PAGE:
Internally protruding ribs 18 integral with segments 10, serve to prevent the longitudinal movement of the sealing members 13 and wedges 17.

As can be seen from FIG. 2, each wedge 17 slidingly abuts a generally tangential inner face of the segment 10. By this means, as the segments are drawn together by bolts 12, after initial contact of raised abutting surfaces 20 of arcuate sealing strips 14, and after initial contact of corresponding longitudinal strips 16, further closure of the segments 10 will cause the wedges 17 to slide generally tangentially with respect to the segments thus to force the sealing members radially inwards in the regions of the radial lugs 11. Thus, as depicted in FIG. 2 as the collar closes onto the pipe (not shown) along the X--X axis, the wedges 17 force the sealing members 13 inwards at right angles along the Y--Y axis. Thus there is a substantially uniform reduction in diameter around the pipe to ensure a good seal thereon substantially without deformation of the segments themselves.

For example, on a nominal 150 mm diameter pipe, the range of actual diameters which may be accommodated whilst providing an effective seal is at least 20 mm.

For ease of assembly the sealing members 13 and wedges 17 may be loosely retained relative to the segments 10 by rubber retaining straps 24 integral with members 13 and located on pegs 23 projecting from the sides of segments 10. Movement of the wedges during closure, is accommodated by the resilient nature of straps 24 which serve no other purpose after installation.

To ensure uniform tangential and radial movement of all wedges during closure, the wedges have opposed faces which are parallel but inclined with respect to the axis of the collar whilst the channels in which strips 16 are located are parallel to the said axis. This is illustrated in FIG. 3.

Close to the right hand end of FIG. 3 the parts are as shown in the cross-section of FIG. 4, i.e. the whole of the depth of upper strip 16 is contained within the upper wedge channel whilst the lower strip 16 protrudes from its channel. Conversely, at the left hand end of FIG. 3 the lower strip 16 is wholly contained in the lower wedge channel whilst the upper strip protrudes. Therefore, during assembly, if the parts should assume the misaligned condition illustrated in FIG. 5, alignment would be restored by the upper strip at the left hand end, and the lower strip at the right hand end, readily sliding onto their respective opposed strips which are flush with their respective wedge surfaces.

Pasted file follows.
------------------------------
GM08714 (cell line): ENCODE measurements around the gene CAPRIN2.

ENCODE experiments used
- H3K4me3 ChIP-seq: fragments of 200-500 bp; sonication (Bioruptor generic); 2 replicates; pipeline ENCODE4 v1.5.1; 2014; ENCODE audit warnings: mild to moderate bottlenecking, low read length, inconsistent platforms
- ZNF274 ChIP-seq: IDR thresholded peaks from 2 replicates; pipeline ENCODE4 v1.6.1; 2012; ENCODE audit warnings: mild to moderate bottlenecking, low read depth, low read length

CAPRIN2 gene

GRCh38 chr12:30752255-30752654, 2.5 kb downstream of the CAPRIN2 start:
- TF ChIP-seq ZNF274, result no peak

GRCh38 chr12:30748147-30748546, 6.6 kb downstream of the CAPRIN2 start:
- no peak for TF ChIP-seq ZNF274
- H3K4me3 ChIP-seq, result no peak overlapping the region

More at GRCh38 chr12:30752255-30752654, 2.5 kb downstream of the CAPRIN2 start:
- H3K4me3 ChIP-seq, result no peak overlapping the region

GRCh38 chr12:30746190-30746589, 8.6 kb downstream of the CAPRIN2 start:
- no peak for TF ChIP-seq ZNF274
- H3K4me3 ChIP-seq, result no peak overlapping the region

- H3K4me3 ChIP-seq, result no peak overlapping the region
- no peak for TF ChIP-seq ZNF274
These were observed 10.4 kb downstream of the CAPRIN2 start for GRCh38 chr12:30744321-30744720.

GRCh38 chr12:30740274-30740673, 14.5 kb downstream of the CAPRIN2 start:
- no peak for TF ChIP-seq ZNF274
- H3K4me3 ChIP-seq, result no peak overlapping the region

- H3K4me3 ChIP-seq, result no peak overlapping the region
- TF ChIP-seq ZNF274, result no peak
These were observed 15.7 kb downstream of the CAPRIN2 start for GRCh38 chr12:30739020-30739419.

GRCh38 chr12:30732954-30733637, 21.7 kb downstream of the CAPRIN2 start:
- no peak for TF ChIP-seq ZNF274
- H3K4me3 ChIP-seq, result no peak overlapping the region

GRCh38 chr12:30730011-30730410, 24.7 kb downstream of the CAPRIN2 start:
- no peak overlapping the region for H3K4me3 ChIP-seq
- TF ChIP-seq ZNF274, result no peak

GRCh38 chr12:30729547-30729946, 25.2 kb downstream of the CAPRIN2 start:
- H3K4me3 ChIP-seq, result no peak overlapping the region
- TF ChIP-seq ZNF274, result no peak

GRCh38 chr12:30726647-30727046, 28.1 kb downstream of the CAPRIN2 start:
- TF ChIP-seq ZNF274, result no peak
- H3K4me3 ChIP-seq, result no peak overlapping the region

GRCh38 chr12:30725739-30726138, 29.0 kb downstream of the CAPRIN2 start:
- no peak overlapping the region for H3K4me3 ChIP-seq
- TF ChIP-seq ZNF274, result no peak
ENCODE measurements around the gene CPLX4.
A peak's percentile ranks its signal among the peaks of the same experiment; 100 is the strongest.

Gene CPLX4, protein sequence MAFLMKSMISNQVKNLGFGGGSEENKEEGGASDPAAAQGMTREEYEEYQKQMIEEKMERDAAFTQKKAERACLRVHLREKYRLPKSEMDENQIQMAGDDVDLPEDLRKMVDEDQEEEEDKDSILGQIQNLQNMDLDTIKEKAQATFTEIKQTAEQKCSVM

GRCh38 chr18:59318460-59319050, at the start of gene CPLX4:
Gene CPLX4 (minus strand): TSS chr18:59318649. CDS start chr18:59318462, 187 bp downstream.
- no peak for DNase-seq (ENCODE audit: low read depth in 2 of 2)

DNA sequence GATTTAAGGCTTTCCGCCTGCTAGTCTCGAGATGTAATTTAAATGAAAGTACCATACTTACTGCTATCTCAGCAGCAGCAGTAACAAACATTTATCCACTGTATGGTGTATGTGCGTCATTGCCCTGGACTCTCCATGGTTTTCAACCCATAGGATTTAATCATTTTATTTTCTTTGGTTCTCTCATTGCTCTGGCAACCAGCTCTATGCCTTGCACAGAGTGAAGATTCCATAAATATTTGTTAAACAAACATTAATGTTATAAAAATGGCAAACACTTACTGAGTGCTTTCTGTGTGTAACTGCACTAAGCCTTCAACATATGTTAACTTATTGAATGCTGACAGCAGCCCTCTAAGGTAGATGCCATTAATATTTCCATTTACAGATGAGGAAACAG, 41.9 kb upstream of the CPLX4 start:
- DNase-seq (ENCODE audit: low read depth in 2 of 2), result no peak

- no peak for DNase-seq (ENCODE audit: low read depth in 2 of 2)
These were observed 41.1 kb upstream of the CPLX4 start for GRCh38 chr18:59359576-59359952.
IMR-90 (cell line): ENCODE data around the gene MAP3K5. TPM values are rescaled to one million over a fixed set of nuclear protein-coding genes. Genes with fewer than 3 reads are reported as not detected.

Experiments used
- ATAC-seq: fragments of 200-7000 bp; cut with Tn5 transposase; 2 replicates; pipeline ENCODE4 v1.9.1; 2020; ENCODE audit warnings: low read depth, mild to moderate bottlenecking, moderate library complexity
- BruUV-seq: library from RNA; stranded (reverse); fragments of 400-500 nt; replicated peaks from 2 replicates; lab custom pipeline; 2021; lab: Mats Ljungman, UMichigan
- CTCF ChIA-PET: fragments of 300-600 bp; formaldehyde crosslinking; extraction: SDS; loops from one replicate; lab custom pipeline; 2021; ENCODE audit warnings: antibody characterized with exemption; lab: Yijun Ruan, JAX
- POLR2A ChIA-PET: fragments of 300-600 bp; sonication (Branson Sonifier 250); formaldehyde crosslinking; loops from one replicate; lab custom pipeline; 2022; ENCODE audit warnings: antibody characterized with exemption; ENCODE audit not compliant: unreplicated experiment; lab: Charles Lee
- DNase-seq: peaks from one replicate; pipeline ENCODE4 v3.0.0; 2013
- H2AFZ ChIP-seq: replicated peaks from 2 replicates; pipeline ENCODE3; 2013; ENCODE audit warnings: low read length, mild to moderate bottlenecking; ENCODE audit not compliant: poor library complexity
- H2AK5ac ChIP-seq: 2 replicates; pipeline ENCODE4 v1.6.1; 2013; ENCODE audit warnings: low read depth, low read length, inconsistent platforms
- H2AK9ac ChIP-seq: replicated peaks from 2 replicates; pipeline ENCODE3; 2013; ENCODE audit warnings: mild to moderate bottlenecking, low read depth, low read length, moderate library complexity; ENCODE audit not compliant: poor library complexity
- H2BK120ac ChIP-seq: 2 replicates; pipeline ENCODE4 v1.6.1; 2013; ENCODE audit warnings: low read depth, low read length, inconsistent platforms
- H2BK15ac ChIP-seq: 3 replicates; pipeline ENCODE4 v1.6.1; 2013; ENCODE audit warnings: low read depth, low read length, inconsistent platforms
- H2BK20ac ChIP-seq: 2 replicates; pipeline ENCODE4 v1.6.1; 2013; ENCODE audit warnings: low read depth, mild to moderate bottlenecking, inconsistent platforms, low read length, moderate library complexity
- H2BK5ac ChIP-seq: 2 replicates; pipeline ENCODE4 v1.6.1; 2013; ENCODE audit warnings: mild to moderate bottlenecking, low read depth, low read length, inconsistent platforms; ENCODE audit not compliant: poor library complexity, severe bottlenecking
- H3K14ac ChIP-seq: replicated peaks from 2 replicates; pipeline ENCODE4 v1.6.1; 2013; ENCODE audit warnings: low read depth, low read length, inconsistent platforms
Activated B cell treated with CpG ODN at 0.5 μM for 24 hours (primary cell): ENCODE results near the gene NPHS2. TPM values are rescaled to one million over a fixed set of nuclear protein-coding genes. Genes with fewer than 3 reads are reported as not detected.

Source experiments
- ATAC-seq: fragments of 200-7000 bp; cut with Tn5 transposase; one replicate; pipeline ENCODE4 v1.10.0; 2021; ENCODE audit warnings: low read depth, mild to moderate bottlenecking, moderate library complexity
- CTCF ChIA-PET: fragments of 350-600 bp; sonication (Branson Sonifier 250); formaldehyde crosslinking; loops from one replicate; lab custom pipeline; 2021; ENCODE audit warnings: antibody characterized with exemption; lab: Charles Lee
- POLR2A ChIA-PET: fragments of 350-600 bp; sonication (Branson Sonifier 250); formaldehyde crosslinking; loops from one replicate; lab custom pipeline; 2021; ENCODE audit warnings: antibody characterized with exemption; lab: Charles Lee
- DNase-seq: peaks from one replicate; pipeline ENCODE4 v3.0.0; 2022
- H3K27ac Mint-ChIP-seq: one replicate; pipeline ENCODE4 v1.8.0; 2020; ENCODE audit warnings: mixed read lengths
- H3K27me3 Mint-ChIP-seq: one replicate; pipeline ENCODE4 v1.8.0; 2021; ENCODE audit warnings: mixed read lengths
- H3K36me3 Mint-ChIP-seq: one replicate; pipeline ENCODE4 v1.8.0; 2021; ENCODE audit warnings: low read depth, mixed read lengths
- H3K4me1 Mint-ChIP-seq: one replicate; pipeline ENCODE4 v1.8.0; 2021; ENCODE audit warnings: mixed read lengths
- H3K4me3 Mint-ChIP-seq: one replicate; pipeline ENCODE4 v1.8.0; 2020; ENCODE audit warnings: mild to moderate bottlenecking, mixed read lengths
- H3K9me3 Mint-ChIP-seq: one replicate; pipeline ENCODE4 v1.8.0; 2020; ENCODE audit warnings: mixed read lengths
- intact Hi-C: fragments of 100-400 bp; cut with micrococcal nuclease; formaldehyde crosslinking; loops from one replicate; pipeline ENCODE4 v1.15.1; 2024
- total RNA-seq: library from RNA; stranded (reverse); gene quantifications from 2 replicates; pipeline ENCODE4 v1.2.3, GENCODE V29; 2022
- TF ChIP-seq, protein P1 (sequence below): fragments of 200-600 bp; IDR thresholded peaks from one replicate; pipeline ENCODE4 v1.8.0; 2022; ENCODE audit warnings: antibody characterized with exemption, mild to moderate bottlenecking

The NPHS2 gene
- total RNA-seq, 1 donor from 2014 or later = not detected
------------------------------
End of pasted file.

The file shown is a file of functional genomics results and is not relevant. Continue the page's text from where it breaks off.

Alignment will always be ensured provided, in the design of opposed wedge faces, there is always at least one region of the opposed faces where such a relationship exists.

In an alternative arrangement, the wedge channels themselves may be of varying depth longitudinally, whilst the opposed wedge faces are parallel to the axis of the collar. However in this case the strips 16 would become twisted during closure of the collar, relative to the remainder of members 13, which could lead to failure.

In a further alternative, one strip 16 could be wholly contained in its respective channel, whilst the opposed strip protrudes, but in this case either the strips or the channels must be "handed" so that there would be a risk of improper assembly. Therefore, the arrangement illustrated in FIG. 3 is preferred.

As can be seen from FIG. 2, one or both segments of the collar can be bored as at 21 to provide a T-connection.

The collar may be of any required length with any number of fastening bolts, and it may serve as a clamp with physical properties to anchor the pipes against longitudinal movement, in addition to its role as a sealing device.

As can be seen in FIG. 1 in each wedge 17, there is at each end on its outer surface a recessed portion whose inner extremity forms a step 25 which towards its outer edge is angled away from the adjacent end face of the wedge. Thus the wedges may have some rotational movement about their radial axes between the flanged end faces of the segments as the collar is assembled. This feature is to accommodate two pipe ends of slightly different diameters whilst ensuring that both arcuate parts 14 of the sealing members 13 will be sealingly clamped onto the outer surfaces of the pipes, with the entire collar assuming a slightly conical formation accordingly.

The wedges can be made from cast iron or solid rubber, or any other material which will slide with respect to the inner surfaces of the segments. In addition, whilst a straight sliding path has been depicted, this may be slightly curved about the collar axis.